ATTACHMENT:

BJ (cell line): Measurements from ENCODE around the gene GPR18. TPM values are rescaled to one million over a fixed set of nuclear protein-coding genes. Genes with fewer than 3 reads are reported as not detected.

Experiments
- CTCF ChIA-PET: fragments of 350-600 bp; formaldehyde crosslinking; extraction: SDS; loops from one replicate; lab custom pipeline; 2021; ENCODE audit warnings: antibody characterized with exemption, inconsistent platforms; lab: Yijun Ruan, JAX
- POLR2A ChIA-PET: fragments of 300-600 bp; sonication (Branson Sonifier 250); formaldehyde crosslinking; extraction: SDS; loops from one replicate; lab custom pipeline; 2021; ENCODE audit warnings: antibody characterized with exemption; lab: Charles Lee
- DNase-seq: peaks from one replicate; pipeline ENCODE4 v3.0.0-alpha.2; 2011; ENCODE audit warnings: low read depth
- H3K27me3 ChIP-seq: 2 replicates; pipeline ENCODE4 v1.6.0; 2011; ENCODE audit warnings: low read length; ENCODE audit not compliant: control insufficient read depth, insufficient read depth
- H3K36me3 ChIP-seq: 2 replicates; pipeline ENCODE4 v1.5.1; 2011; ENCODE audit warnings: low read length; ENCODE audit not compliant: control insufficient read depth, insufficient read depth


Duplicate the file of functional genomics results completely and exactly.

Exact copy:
BJ (cell line): Measurements from ENCODE around the gene GPR18. TPM values are rescaled to one million over a fixed set of nuclear protein-coding genes. Genes with fewer than 3 reads are reported as not detected.

Experiments
- CTCF ChIA-PET: fragments of 350-600 bp; formaldehyde crosslinking; extraction: SDS; loops from one replicate; lab custom pipeline; 2021; ENCODE audit warnings: antibody characterized with exemption, inconsistent platforms; lab: Yijun Ruan, JAX
- POLR2A ChIA-PET: fragments of 300-600 bp; sonication (Branson Sonifier 250); formaldehyde crosslinking; extraction: SDS; loops from one replicate; lab custom pipeline; 2021; ENCODE audit warnings: antibody characterized with exemption; lab: Charles Lee
- DNase-seq: peaks from one replicate; pipeline ENCODE4 v3.0.0-alpha.2; 2011; ENCODE audit warnings: low read depth
- H3K27me3 ChIP-seq: 2 replicates; pipeline ENCODE4 v1.6.0; 2011; ENCODE audit warnings: low read length; ENCODE audit not compliant: control insufficient read depth, insufficient read depth
- H3K36me3 ChIP-seq: 2 replicates; pipeline ENCODE4 v1.5.1; 2011; ENCODE audit warnings: low read length; ENCODE audit not compliant: control insufficient read depth, insufficient read depth